If you have experienced having a garnishment placed on your wages you know that it is no fun at all. If you are being threatened with a wage garnishment it is important to act quickly. A wage garnishment can cause financial hardship and considerable embarrassment.
What is a wage garnishment? A wage garnishment occurs when you default on your debt and your creditor obtains a judgement against you in court. A wage garnishment in Small Claims Court can involve seizing up to 20% of your earnings. When a tax debt is owed to the Canada Revenue Agency they do not need a court order to garnish (seize) your wages because they have the authority to do so under the Canadian Income Tax Act. The Canada Revenue Agency can garnish up to 50% of your primary employment earnings and up to 100% of other earnings, such as pension income.
When a wage garnishment occurs, your employer will be sent a notice to re-direct a percentage of your income. In the case of a wage garnishment issued through Small Claims Court, your employer will direct the earnings to Small Claims Court where it will be held for a period of time, then sent to your creditor. In the case of the Canada Revenue Agency, the funds will be sent directly to The Canada Revenue Agency.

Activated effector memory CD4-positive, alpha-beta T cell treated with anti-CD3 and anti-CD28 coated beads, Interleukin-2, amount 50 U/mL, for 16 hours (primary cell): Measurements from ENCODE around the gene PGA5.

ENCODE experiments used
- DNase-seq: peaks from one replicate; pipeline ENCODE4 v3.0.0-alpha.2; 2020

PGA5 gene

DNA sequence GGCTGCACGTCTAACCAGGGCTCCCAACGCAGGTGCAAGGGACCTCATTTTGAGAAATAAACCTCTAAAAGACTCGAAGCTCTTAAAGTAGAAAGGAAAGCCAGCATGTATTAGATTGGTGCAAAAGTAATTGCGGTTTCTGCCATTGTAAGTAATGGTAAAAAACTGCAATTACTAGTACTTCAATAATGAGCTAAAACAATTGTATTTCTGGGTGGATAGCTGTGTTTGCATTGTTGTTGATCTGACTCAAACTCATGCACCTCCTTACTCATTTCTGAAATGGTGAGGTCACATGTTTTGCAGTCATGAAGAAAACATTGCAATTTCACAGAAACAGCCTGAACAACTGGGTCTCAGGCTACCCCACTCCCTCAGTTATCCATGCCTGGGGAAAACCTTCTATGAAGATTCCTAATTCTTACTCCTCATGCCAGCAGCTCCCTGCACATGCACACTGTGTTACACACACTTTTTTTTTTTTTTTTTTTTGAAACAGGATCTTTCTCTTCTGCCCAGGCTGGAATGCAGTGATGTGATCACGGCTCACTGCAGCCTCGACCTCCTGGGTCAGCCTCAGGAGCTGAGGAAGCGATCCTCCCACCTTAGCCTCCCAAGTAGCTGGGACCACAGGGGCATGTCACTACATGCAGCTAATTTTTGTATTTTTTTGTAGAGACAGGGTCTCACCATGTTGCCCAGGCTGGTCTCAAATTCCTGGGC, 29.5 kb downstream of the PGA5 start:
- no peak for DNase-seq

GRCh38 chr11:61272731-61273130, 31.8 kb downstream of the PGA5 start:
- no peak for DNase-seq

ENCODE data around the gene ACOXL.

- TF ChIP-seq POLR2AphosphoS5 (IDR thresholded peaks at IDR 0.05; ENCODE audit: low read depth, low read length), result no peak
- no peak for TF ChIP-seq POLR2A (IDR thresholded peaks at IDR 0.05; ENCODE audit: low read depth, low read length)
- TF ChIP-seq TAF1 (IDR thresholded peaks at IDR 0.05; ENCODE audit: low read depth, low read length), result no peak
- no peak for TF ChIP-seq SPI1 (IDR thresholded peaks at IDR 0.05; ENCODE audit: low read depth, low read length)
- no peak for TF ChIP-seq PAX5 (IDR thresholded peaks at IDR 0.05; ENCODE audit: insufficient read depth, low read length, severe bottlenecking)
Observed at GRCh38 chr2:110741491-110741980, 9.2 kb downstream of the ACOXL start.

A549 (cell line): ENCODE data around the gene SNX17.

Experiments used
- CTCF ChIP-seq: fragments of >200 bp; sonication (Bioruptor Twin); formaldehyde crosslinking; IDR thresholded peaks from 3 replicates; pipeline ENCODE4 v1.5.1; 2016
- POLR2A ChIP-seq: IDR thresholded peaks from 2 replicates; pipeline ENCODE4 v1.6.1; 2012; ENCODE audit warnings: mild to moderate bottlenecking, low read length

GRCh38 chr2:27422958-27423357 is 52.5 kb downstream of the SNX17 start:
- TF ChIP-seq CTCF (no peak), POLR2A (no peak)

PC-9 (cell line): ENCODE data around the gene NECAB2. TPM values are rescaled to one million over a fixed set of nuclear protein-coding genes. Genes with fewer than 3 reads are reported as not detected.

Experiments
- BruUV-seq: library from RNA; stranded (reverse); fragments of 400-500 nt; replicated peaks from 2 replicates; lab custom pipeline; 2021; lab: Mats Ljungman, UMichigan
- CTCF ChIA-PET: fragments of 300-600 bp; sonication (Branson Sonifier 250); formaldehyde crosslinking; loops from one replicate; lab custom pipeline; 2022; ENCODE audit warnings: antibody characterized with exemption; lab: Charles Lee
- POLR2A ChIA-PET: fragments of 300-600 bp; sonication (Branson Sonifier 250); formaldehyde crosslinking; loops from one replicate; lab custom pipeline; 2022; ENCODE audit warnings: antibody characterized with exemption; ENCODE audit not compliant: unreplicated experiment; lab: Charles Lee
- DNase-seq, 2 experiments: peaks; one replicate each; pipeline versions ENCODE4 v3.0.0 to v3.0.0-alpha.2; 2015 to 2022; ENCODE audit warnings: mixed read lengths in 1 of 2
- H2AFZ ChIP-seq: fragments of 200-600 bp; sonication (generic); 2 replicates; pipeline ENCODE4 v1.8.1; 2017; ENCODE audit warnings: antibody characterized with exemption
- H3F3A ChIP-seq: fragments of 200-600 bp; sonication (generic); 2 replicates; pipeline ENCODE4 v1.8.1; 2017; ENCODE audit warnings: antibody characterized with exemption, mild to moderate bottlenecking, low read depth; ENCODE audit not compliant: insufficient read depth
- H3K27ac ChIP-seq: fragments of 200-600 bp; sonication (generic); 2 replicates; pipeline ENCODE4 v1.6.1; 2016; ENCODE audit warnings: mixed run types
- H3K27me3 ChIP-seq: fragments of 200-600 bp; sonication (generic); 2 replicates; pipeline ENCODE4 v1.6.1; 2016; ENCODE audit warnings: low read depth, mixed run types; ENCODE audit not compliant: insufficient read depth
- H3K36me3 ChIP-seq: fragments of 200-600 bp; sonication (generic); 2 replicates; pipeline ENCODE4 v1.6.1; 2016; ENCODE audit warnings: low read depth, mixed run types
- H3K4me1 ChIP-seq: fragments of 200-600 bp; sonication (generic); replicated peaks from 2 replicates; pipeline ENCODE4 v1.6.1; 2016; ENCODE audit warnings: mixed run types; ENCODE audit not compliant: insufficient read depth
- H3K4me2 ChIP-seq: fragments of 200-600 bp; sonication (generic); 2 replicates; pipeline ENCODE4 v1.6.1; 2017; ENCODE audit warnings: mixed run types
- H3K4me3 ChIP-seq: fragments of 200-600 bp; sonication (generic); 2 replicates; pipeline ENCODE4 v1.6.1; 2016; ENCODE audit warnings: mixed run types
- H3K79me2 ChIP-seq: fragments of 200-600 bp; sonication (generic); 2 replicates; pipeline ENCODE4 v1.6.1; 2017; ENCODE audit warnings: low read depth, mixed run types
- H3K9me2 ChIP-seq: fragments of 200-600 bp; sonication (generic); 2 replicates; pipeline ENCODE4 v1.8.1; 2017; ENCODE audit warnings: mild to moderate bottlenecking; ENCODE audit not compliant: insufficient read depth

Wage garnishments can not only be embarrassing, but can impact your employment, since your employer is notified and has to ensure that he deducts the money requested from your wages and remits it. This creates an administrative burden, especially in the case of Small Claims Court. If your employer does not garnish your wages as directed by the court, your creditor can ask for a garnishee hearing at the court and the court has the authority to order your employer to pay the amount of your judgement. A wage garnishment issued to your employer alerts your employer to the fact that you have a financial problem. If you hold a position where you must be financially responsible, for example, within the finance industry or a regulated industry that requires a clear financial history, it can create an issue.
If you are self-employed and a wage garnishment is issued by the Canada Revenue Agency, they can send notice to your clients to direct the proceeds of your invoices to them. While it may be more difficult for an employer to use the wage garnishment as cause to dismiss you, it is very common for companies not to want to deal with suppliers who appear to have financial problems.
Financial hardship is one of the major consequences of a wage garnishment. Losing a large percentage of your earnings may result in it becoming difficult to pay the basic necessities of life, such as shelter, food or transportation.
If you have been notified that your wages are going to be garnished, or your wages are being garnished, you don’t have to suffer. There are financial programs available that provide an effective means to stop a wage garnishment. The worst thing you can do if you owe money on a defaulted debt is ignore it. The faster you face the financial problem, the faster you can get back onto a firm financial footing. It can feel confusing and overwhelming when something as serious as a wage garnishment presents itself, but there are financial professionals who specialize in helping people sort out their financial problems.
For more information about wage garnishments, or if you need help to deal with a wage garnishment, please call DebtCare Canada 416-907-2582 or visit www.debtcare.ca.